Momika confirms the absence of skilled subcontractors experienced in sports stadiums. For Anwar Soura, site security is also an issue, even though Basra is a pretty calm city. There are also headaches regarding the safe passage to the site of imported goods.
The myriad obstacles did not stop 360 Architecture from offering one of its most complex cable-stayed coverings, with many ridges and valleys and serpentine trusses. Momika points to the "high-level design for the roof" as Anwar Soura's single-biggest construction challenge.
The seating bowl is standard cast-in-place construction—but not for Iraq, creating a concern about concrete quality. The concrete frames are spaced on grid lines approximately 12 meters on center around the stadium bowl. The lateral systems is shear walls in the radial direction and moment frames in the circumferential direction, to resist wind and seismic forces.
The canopy structure, covered by a polytetrafluoroethylene tensile membrane, resembles a bicycle wheel laid flat. The wheel bears on 48 steel-pipe truss masts, each with three chords. The masts are equally spaced outside of and around the perimeter of the bowl.
A steel-pipe funicular–shaped outer compression ring, located four meters above the top row of seating, runs continuously around the structure and connects the 48-m-tall masts. The compression ring resists tensile forces from the lower suspension cable and valley cables. It also collects the canopy's lateral forces and transfers them to vertical cable bracing at four locations.
The suspension cables radiate toward a funicular-shaped inner tension ring made of eight steel cables. The tension ring resists the upper and lower suspension cables and collects the canopy's lateral forces. The upper suspension cable at the top of the mast is resisted by a single backstay cable tiedown that terminates in the foundation. The mast base and tiedown are founded on a pile cap on top of an auger-cast pile foundation.
A tri-chord serpentine-shaped steel-pipe truss spans from each mast, sweeping horizontally to the inner tension ring and beyond it, cantilevering up to 10.5 m to form a forward span. The horizontal tri-chord trusses—essentially the wheel's spokes—also cantilever beyond the masts to create backspans.
"It is challenging structurally to work out the forces in the serpentine shape," says TT's canopy designer. "Engineering-wise, it is much easier just to connect the dots."
The serpentine trusses cantilever 10.5 ft beyond the tension ring to keep the suspension cables in a pure radial layout, says the engineer. They culminate at an inner ring of steel-pipe trusses.
The upper chord of each tri-chord serpentine truss forms a ridge of the membrane. The inner edge of the membrane is connected to the inner ring of pipe trusses, 32 m above the event level. The inner ring of secondary trusses creates a catwalk that supports lighting while also providing torsional support to the serpentine trusses. There is a span of 46 m from the outer circumference of the membrane to the inner edge.
The membrane has 12-m-wide standard-translucency panels, with 12.5% light transmission, between serpentine trusses. The engineer was required to provide cables that outline a ridge-and-valley profile for the membrane, to avoid a flat surface that would allow rainwater to collect. A high-translucency membrane with 38% light transmission, much like a clerestory, extends between serpentine truss bottom chords.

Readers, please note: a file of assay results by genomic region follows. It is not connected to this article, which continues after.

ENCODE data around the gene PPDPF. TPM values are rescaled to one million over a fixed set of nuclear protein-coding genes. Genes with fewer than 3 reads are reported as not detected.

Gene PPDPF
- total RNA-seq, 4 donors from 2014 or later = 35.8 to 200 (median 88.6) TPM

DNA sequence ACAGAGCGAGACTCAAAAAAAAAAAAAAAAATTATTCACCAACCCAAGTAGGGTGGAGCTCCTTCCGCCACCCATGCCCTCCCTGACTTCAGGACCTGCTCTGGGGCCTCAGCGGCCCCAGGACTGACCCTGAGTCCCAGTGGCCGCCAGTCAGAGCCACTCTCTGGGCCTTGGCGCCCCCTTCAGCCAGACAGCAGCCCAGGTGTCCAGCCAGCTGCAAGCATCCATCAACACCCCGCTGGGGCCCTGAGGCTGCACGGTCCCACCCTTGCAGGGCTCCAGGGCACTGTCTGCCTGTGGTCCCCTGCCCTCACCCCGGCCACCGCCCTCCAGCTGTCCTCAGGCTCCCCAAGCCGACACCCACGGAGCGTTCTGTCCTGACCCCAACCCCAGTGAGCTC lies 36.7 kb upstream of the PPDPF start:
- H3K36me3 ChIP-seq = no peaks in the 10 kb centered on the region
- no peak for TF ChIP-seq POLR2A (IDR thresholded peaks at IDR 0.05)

The key to making the canopy as structurally efficient as possble is regularity and repetition. For this, the design team had to adjust the architect's original competition concept to make the components of the roof repetitive, both to keep down the cost and to ease fabrication and erection, says TT. For example, unlike in the original concept, there is a constant distance between the tension and compression rings. The shape adjustments reduced bending forces in the compression ring, says the engineer.
From the outset of the project, the team capitalized on digital tools. During the competition, TT used software called Grasshopper, a graphical algorithm editor that works with 3D modeling software called Rhino to allow users to explore various shapes in real time using generative algorithms. The software enabled the engineer to work with the architect to develop multiple complex concepts over a three-day period.
During schematic design, TT continued development of the Grasshopper model with the architect, incorporating additional parameters into the model to work toward the final design. The parameters allowed for the geometric manipulation of items such as the height of the masts, the roof pitch and the magnitude of the sweep in the serpentine truss, says the TT engineer.
Once parameters were incorporated, TT and 360 Architecture met face-to-face or in web meetings to manipulate the geometry in real time and discuss aesthetic and structural options, along with potential concerns. The team would modify parameters and add new ones to explore other geometric options or solve potential problems. Eventually, TT incorporated more than 50 parameters into the model.
For the project, TT maintains a master building information model. The engineer generates structural information models that can be translated into various file formats, using TT's proprietary exchange tools.
"We were able to take advantage of the interoperability of the model to continually export the geometry to design software for analysis and eventually to drafting software to produce design drawings," says the TT engineer.
The design team then shared the master BIM with the contractor, avoiding the extra step of the contractor creating a construction BIM. The BIM is helping the contractor understand the canopy's complex geometry. Still, TT is concerned about the canopy erection phase, which is scheduled to begin in October. "The level of safety [in Iraq] is not as good as ours by any means," says a TT engineer.
One reason for concern is that tensile fabric roofs deflect more than conventional roofs, both during construction and thereafter. TT made certain assumptions in the design that make it imperative to erect the canopy in a certain way to avoid introducing different stresses and deflections. To guide the contractor, TT put a detailed canopy erection sequence on its drawings—crane and all. If the erector decides to change the sequence, it must reanalyze the roof, says the TT engineer.
In general, despite all the difficulties, the architect is upbeat about the project. "There was a lot of learning curve on the first stadium. Al-Menaa is going more smoothly. We think it's a huge success," he says.
Dr. EMAD HANI ISMAEEL
Ph.D. in Technologies for the Exploitation
of the Cultural Heritage .
Senior Lecturer in the Dept. of ArchitectureE-mail: firstname.lastname@example.org
College of Engineering , University of Mosul
Mosul - Iraq .
Web Site: http://sites.google.com/site/emadhanee/
Tel : +964 (0)770 164 93 74